If you're set on Catholic schools, do also look at St Josephs in Highgate, which has a much less m/c demographic, but gets results taht are at least as good as the more m/c schools and a lovely inclusive ethos. IT's not massively over-subscribed, so you don't have to live right on the doorstep.

CruCru Fri 27-Jan-17 11:42:27

Some friends of ours send their daughter there. They are very happy with it - however, I don't know what they're planning for secondary yet.

Are you definitely sure that you'll get in? I am not Catholic but I know that their entry requirements (having your child christened - I think before a certain age? - going to church at least x times a month etc) are really strict.

verybookish Fri 27-Jan-17 14:38:48

Thanks for your message CruCru. Yes, we are certain that we would meet all the catholic criteria to get in.

Notcontent Sun 29-Jan-17 22:31:19

Agree with what Farfallina says. It's a nice school and teaching is good, although I don't think it's outstanding. Results are very good because while there is a good mix is children from different back grounds, there is a high proportion from affluent middle class families who do a lot of extra work and tutoring at home. But yes, overall a good choice. Hard to get a place if you are not Catholic.

outputgap Wed 01-Feb-17 00:14:53

I don't have dc there, but went to visit it. The Highbury middle class is mad for it for reasons which elude me. Given how much more mc it is than some schools, shouldn't it be better? I was underwhelmed. What about St Peter and St Paul (liked this one more)?

verybookish Wed 01-Feb-17 11:27:55

thanks outputgap! It is really useful having different perspectives on this. I agree St Peter and St Paul looks great but we would have to move closer to Clerkenwell in order to get in and that is outside of the realm of financial possibility unfortunately (though I love that area).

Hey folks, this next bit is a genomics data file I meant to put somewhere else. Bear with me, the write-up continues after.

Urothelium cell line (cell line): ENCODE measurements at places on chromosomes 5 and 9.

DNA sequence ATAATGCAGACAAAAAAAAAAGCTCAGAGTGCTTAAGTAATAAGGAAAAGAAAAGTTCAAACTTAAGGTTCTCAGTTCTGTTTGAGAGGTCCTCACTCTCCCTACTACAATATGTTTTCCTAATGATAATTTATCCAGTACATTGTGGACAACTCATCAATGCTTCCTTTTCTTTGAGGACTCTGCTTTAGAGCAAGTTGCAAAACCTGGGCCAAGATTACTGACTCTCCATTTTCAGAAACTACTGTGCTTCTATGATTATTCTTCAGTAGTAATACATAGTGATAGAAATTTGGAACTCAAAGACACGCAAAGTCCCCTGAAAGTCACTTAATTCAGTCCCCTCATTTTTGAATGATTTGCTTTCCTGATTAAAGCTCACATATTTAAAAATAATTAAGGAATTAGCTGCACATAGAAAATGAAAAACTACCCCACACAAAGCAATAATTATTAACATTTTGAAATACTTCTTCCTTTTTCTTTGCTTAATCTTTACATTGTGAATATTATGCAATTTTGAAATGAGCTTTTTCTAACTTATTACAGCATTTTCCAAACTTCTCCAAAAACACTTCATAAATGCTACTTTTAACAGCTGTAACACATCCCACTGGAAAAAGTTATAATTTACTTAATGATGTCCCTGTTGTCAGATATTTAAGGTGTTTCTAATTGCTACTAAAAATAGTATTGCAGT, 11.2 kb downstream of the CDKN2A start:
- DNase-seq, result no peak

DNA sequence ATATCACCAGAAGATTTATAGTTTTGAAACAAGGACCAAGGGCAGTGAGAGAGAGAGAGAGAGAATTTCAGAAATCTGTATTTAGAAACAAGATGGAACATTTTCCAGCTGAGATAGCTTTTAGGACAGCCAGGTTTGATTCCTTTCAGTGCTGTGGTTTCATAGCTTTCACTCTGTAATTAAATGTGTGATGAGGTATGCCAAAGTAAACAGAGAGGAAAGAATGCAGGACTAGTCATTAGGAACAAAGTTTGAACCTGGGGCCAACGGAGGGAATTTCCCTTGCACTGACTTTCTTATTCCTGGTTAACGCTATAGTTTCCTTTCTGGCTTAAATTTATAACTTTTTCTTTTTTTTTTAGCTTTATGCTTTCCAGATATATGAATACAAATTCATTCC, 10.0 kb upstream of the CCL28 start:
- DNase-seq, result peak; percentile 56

verybookish Tue 14-Feb-17 19:43:50

Sorry to pick your brain's again ladies, but I was wondering whether those with dc at JoA can give me some insight into how close to the school you need to live to be able to make an assumption that dc would get in? I checked the admissions document online and in the lasts 3 years the admitted children up to and including those living in the 'three parishes'. Since it is a big area I am assuming that some children living in a different corner of the parish for instance would not get in every year? I have been looking for distance of last pupil admitted under last oversubscription criteria but JoA does not seem to publish that data (have emailed to ask though). Any insight would be amazing. Please feel free to pm me if you would find that more comfortable! Thanks again MN hivemind!

verybookish Tue 14-Feb-17 20:36:37

Hello! Sorry to be picking your brains again but I was wondering whether any of you who have DCs at JoA could help me with a question about the importance of distance from the school for admissions. A document I found on the school's website states that for the last 2 years they accepted pupils up to and including the 3rd criterion, I.e. Catholic practising children from within the ' three parishes'. Since the area indicated on the map is quite big I am assuming that not all children applying from within the parish get in. There must be some application of tie break re distance. Many schools publish the distance to school of last pupil admitted under last criterion. JoA does not seem to publish this data. Do you know where I could get hold of this data ( have also written to admissions person to ask)? From your own experience how close to the school do you need to live to more or less guarantee admission? Please feel free to pm me if that would make you more comfortable. Thanks a lot in advance MN hivemind!

verybookish Tue 14-Feb-17 20:40:08

Sorry for duplicate messages! Having trouble with app! Ok, I will stop posting now wink

Farfallina123 Tue 14-Feb-17 21:05:58

Hi Very Bookish

Afraid on this occasion I can't offer any further insight - my kids are now in secondary school, so it was over a decade since we applied with our eldest and then our youngest got in as a sibling. The admissions person at school would be best equipped to tell you about recent admissions practice. Hope it works out for you: it is a lovely school.

sticks1 Tue 12-Sep-17 11:36:26

Hi, i have children at SJA and I'm very happy with it. The children not only do well academically but are also celebrated for achievement in sport and music. The head teacher is fantasic and I've found all the teachers good so far. My children are very different from each other but are really happy and doing well.

My eldest was at St.Joseph's on Highgate Hill before we had to moved. I also loved it there and would disagree with the comment above about St.Joseph's not being as mixed, in fact it's more diverse in regards to ecomomic background.
SJA can be very middle class and i have found some parents snobby but the school is fantastic and the children are happy so that's what matters. Would agree that a lot of tutoring goes on and children go to a wide range of secondary schools.

With regards to admissions, I don't know about distance but the church attendance is crucial.